ME/CFS may be linked to failure in energy supply to the cells
Researchers compared blood samples from patients with ME/CFS with those of a control group.
Researchers at the University of Bergen and Haukeland University Hospital were part of a research team for a new study that found differences in blood samples between ME/CFS patients and healthy people.
Patients with myalgic encephalomyelitis/chronic fatigue syndrome, or ME/CFS, had different levels of some substances that affect energy metabolism in the cells.
The cause of ME/CFS is still unknown. The main symptom is becoming abnormally exhausted from daily chores. Rest does not help as it usually would.
Other symptoms can include muscle aches, flu-like symptoms and hypersensitivity to light or noise.
The researchers believe the new findings could indicate that the cells of ME/CFS patients are struggling to obtain enough energy.
“What we think might be an explanation is that restricted blood flow during activity means the cells are receiving too little oxygen, and this leaves metabolic traces over time,” says Karl Johan Tronstad.
Tronstad is a professor in the Department of Biomedicine at the University of Bergen and has led the new study.
Measured 1700 substances in the blood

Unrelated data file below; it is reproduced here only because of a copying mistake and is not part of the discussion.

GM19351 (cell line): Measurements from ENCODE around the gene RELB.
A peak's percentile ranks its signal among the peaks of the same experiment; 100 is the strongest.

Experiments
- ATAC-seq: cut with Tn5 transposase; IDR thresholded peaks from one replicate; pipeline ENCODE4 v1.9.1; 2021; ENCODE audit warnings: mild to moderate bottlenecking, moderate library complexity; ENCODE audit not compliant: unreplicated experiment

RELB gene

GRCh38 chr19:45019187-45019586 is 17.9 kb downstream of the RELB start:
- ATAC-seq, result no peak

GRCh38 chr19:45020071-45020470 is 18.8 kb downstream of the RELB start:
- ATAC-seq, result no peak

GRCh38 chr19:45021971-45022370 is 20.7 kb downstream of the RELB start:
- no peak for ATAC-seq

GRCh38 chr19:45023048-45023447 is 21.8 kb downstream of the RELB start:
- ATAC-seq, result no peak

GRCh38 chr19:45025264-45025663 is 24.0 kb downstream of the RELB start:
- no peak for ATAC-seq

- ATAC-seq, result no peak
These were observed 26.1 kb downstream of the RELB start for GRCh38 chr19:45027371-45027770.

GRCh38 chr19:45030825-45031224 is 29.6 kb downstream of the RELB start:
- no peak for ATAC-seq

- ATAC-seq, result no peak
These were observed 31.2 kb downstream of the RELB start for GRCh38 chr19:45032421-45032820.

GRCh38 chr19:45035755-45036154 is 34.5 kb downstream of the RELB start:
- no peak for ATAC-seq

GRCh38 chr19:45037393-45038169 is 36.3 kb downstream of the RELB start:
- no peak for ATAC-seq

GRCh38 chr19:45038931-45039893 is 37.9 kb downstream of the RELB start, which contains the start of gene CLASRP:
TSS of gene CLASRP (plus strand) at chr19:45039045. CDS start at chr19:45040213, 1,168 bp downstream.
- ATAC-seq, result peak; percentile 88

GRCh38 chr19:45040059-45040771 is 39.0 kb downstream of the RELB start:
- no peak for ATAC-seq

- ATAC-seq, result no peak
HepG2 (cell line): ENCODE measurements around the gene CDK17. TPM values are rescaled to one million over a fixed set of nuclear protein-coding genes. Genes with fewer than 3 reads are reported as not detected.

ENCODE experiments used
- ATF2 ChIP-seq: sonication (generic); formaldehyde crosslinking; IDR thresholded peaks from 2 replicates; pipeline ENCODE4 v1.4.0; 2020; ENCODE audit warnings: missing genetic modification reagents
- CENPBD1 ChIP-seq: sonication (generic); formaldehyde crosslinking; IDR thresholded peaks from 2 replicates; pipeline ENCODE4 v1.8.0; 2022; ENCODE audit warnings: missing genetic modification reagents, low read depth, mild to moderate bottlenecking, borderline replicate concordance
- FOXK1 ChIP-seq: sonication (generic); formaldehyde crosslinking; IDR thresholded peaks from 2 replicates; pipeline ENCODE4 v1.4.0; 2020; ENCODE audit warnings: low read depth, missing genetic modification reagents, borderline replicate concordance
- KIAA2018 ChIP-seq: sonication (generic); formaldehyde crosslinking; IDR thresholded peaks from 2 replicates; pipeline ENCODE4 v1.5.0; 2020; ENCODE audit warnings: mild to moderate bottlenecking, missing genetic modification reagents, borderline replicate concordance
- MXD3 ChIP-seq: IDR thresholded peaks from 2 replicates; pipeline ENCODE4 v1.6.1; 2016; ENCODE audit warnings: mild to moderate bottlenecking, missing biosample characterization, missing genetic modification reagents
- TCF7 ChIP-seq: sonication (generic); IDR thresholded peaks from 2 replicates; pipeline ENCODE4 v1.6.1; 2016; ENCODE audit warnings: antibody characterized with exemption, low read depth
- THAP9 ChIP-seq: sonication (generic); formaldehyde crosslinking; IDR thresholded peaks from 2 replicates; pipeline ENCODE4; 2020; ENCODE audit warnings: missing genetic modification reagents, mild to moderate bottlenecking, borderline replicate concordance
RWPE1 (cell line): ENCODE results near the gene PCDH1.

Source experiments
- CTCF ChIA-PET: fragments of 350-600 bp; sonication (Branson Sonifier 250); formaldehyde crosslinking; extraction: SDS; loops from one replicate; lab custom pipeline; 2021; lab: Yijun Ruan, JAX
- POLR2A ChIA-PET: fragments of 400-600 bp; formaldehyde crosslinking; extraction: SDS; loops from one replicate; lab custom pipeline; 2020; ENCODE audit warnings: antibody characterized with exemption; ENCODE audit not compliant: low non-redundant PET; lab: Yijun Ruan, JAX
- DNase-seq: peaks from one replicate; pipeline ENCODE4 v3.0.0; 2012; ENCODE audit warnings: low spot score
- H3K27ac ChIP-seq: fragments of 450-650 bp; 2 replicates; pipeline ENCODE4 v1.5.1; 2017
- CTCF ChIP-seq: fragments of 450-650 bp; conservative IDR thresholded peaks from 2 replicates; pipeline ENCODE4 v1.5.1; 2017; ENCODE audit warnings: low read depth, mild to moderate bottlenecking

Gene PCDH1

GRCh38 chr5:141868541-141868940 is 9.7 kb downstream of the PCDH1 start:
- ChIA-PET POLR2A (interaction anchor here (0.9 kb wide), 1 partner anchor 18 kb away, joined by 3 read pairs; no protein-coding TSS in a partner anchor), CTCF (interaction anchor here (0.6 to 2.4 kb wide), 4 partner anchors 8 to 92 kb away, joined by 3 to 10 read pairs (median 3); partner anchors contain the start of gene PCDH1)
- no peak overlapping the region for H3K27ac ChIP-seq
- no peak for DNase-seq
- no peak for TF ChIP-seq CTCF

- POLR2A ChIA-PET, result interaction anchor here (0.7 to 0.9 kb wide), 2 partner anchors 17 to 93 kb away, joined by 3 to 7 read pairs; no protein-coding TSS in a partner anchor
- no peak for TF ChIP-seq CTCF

Metabolism involves vital chemical reactions that take place in the cells. The cells convert nutrients into energy, build new molecules and get rid of waste.
In the new study, the researchers performed an analysis of metabolites and other substances in blood samples from ME/CFS patients. Metabolites are metabolic products that are created when the cells convert different substances in the body.
The researchers analysed blood samples from 83 individuals with ME/CFS and 35 healthy controls.
The researchers measured about 1700 substances in the blood samples they took.
In the ME/CFS patients, they found an altered level of over 300 substances. Many of them involved the conversion of amino acids, which build up proteins, and lipids (fats).
“When you find such extensive changes in the pattern of amino acids and lipids, it indicates that something is going on with the energy metabolism,” says Tronstad.
Found common features
Not all the differences were shared by ME/CFS patients.
“There was a pretty large spread in the ME/CFS group’s data,” says Tronstad.
However, the ME/CFS patients had some of the changes in common as well.
Sixty-seven metabolic products clearly showed higher or lower levels in the ME/CFS group than in the controls. Overall, this suggests that amino acids and fats were used in a different way as fuel for the cells, according to the study.
“The results show what happens at the overall level in the body, and can indirectly tell us about conditions concerning the cells' energy metabolism,” says Fredrik Hoel, who also participated in the study.